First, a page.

CHENNAI: On Wednesday, Uttar Pradesh chief minister Yogi Adityanath was in Kerala to take part in the BJP's political activity in Kannur. It didn't take long for him to bring up the topic of Hindu women marrying Muslim men and converting to Islam.
In the eyes of the Hindu right wing, and indeed the Catholic right wing in Kerala, there is an organised campaign afoot, funded by shadow agencies abroad, to lure Hindu women into marriage and convert them to Islam.
Sloganeers quickly coined the phrase Love Jihad to describe the alleged phenomenon.
Kerala has been the epicentre of this controversy ever since it cropped up in 2009. It is back in the news again because of the case of a 24-year-old Hindu woman who married a Muslim man against the wishes of her parents, converted to Islam and took the name Hadiya. The parents took the case to the High Court of Kerala, which annulled the marriage back in May and restored the woman's custody to her parents, although she's not a minor.
Two days ago, on Tuesday, the Supreme Court questioned the High Court's basis for annulment of the marriage and the justification for questioning the judgement of an adult in choosing her partner in marriage.
Love jihad has been a hotly debated issue, not just in Kerala, but throughout India. However, it was in the south Indian state that most of the drama has happened. The bogey of Muslim men enticing women of other faiths into marriage and converting them to Islam has even brought together Kerala’s Catholic Church and Hindu extremist organisations.
Claims of love jihad have been around for a while
While the case of Hadiya, aka Akhila, has been capturing the headlines ever since the High Court's annulment verdict in May, today, it's not been the first time that the issue made news nationally.
It was in March 2009 that the Love Jihad controversy began to stir up Kerala. A Malayalam daily sparked it all off by claiming that an Islamic organisation named “Love Jihad” was luring young women of Kerala in marrying Muslim men. Soon, Christian organisations, notably the Kerala Catholic Bishops’ Conference started 'awareness campaigns' to counter it. The Vishwa Hindu Parishad (VHP) responded with its own initiatives, including the establishment of a 'Love Jihad Helpline', which reportedly received 1500 calls per month during the initial months.
In September 2009, parents of Hindu girls took their Love Jihad pleas to the Kerala High Court, which asked the state's director-general of police (DGP) to investigate if there indeed was such a campaign afoot.
Taking up that cue later that very month, the High Court in neighbouring Karnataka too ordered an investigation to ascertain whether Muslim men were practising Love Jihad.
The involvement of the judiciary and state authorities in such a divisive issue captured national and international attention. The US Embassy in India reported back to its principals in Washington on the Love Jihad controversy. “An alleged conspiracy of ‘foreign-funded’ Muslim men attempting to seduce, marry, and convert Hindu and Christian women, has led to state-level investigations and generated widespread suspicions in South India,” the embassy remarked in a 2010 telegram -- which was leaked by Wikileaks -- to the Central Intelligence Agency (CIA).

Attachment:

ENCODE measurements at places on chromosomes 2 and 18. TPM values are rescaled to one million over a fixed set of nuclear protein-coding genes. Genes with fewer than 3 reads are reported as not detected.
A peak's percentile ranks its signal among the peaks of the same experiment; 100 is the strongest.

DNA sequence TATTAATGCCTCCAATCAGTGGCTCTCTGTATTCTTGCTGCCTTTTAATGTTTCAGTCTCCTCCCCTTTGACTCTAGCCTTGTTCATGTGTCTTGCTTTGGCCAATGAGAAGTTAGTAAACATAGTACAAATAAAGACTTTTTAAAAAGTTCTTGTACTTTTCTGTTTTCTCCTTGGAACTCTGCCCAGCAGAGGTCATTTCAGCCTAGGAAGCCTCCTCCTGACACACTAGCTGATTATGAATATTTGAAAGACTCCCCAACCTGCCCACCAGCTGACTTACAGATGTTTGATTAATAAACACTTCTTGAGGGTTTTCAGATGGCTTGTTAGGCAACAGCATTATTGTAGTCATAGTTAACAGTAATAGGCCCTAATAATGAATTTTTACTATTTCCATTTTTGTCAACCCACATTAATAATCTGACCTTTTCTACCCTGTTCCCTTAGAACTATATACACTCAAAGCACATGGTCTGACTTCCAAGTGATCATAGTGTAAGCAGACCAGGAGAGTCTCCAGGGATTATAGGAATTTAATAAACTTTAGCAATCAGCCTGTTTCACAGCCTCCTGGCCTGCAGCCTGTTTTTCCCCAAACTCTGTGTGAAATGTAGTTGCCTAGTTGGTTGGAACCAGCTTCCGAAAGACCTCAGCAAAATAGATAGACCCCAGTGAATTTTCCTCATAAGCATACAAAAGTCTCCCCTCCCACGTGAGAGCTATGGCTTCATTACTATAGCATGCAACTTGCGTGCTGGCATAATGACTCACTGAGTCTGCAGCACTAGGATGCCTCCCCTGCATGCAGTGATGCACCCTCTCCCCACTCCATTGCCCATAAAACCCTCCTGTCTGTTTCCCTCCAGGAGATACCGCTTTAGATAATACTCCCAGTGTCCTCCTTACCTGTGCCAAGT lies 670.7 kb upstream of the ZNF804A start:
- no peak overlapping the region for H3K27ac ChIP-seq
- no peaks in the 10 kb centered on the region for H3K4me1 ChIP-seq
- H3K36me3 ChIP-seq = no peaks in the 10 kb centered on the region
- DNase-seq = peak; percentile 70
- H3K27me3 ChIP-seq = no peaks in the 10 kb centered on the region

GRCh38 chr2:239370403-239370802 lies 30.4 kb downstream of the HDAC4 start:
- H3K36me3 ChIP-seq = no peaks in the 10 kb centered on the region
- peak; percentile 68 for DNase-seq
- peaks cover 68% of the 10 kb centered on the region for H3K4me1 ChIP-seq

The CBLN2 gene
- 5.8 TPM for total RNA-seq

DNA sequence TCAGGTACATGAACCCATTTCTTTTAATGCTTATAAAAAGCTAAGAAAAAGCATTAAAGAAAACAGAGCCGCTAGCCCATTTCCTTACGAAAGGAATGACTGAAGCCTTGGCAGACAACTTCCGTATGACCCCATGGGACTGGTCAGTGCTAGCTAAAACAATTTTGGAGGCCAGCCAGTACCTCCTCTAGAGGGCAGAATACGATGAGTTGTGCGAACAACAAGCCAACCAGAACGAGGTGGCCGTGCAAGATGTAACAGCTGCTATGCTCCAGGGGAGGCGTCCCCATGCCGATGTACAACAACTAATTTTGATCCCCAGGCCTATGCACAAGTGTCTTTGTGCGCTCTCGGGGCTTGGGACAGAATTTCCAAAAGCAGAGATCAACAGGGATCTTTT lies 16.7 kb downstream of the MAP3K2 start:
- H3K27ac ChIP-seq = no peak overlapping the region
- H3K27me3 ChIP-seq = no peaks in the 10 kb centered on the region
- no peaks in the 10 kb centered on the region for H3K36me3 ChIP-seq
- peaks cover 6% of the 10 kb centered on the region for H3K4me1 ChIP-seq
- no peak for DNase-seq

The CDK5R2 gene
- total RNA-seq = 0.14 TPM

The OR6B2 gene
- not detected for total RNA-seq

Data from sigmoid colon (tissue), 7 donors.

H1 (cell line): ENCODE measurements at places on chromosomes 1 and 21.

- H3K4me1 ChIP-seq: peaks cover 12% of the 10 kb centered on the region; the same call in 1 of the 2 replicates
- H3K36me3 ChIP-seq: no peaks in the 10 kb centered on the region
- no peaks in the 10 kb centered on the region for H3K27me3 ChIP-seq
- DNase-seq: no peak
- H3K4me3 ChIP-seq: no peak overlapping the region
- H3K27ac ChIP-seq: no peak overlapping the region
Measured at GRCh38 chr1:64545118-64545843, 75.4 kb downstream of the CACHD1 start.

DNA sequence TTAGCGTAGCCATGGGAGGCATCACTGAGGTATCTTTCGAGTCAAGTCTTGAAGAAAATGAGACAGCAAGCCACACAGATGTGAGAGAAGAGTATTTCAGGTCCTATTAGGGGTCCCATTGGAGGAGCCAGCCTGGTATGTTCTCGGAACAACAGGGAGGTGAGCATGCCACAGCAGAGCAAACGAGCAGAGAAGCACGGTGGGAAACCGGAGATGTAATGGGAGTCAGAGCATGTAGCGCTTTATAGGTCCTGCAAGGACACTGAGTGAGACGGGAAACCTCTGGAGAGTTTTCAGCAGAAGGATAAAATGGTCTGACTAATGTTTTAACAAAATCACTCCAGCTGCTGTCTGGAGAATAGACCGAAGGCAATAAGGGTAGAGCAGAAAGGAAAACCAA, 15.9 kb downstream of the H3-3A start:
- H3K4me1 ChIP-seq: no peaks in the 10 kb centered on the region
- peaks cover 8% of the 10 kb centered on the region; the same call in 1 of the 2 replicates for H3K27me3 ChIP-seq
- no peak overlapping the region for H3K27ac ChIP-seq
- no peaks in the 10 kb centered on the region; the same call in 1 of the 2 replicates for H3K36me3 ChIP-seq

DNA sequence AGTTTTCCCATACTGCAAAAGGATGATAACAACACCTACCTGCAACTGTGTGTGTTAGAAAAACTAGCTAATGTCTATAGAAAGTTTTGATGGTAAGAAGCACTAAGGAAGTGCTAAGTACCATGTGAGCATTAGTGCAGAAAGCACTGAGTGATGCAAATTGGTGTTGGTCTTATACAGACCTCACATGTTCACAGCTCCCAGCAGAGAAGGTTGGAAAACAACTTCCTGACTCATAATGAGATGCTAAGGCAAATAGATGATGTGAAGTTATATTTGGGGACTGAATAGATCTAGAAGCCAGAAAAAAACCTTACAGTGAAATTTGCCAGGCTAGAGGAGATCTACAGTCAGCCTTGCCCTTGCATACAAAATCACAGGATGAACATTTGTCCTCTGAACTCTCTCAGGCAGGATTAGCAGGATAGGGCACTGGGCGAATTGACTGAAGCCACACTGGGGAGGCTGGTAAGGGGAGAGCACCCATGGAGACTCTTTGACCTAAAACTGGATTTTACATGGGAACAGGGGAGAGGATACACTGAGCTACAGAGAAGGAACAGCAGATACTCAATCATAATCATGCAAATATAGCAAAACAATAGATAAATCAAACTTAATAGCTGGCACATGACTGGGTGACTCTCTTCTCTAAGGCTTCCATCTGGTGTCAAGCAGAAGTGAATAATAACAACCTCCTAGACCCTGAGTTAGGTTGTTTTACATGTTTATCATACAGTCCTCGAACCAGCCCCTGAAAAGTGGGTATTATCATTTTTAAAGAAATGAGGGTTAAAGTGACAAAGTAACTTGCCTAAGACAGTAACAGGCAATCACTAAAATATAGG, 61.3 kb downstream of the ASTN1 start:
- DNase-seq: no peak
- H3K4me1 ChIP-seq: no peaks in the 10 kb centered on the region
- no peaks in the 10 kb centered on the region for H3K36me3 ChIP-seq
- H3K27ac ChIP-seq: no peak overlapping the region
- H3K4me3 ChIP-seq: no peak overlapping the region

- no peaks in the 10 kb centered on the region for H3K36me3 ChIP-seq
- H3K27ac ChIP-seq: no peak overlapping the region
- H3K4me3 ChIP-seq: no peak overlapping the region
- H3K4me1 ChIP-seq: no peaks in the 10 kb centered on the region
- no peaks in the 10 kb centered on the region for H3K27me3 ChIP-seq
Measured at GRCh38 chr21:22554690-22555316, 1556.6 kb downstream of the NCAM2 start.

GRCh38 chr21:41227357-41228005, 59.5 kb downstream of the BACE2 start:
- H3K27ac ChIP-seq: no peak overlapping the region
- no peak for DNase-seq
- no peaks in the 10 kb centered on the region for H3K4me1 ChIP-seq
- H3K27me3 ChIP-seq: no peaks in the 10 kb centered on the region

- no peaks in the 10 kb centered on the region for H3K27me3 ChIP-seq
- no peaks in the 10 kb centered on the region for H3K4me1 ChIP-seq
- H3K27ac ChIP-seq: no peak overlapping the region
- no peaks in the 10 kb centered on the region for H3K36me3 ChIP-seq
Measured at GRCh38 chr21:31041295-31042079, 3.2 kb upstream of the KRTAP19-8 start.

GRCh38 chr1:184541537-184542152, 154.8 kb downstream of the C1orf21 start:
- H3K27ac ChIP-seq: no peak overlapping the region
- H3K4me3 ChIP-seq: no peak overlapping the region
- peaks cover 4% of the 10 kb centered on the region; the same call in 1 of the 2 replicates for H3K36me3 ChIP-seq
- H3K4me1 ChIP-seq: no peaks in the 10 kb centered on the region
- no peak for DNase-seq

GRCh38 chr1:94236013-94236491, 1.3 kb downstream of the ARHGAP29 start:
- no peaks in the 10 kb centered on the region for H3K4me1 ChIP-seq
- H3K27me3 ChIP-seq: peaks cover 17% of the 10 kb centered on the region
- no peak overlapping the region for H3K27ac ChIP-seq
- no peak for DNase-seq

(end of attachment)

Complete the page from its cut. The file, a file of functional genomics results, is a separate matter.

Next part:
Although the National Investigation Agency (NIA) did find that there have been conversions of women of other faiths into Islam, whether these conversions were forced or consensual is not yet clear.
The Love Jihad issue has been playing out in Kerala against the backdrop of a surge in communal clashes in the northern parts of the state, which has seen several murders and riots between left wing and Hindu right supporters. Clashes between Hindu right-wing organisations like the Aikya Vedi, Rashtriya Swayamsevak Sangh and the Popular Front of India, an Islamic organisation too are not rare. The PFI has been repeatedly charged with alleged involvement in anti-national activities, including supporting banned organisations like the Student Islamic Movement of India (SIMI).
Right-wing Hindu groups such as the RSS accuse PFI of waging a campaign to 'Islamise' Kerala. A part of that strategy, they say, is Love Jihad, the seduction of women into the Islamic faith. In August 2016, the Hindu Aikya Vedi took out a protest march to the Sathya Sarani religious study centre, an Islamic study centre, claiming that Muslim outfits are using the centre for proselytising.
Islamic State stronghold in India?
All this drama has been played out even as the National Investigation Agency has unearthed radicalisation of Keralites and recruitment of several Muslim youths by Islamic State. The fact that a large number of Keralites live and work in the Gulf countries adds to the atmosphere of suspicion.
Earlier this year, the NIA busted an Islamic State terror module in the north Kerala district of Malappuram. Months earlier, news had broken out that 21 youth left Kerala to fight for Islamic State in Afghanistan.
Due to the Gulf connection, Kerala has been subject to Wahhabi influence. Individuals based in Saudi Arabia have flushed money into northern Kerala. The funds go into the construction of mosques and madrassas that preach the Saudi brand of Islam.
The Intelligence Bureau has time and again warned the Kerala government of radicalisation in the state’s northern districts.
It is not perhaps a coincidence that most of the Love Jihad cases have been reported from northern Kerala.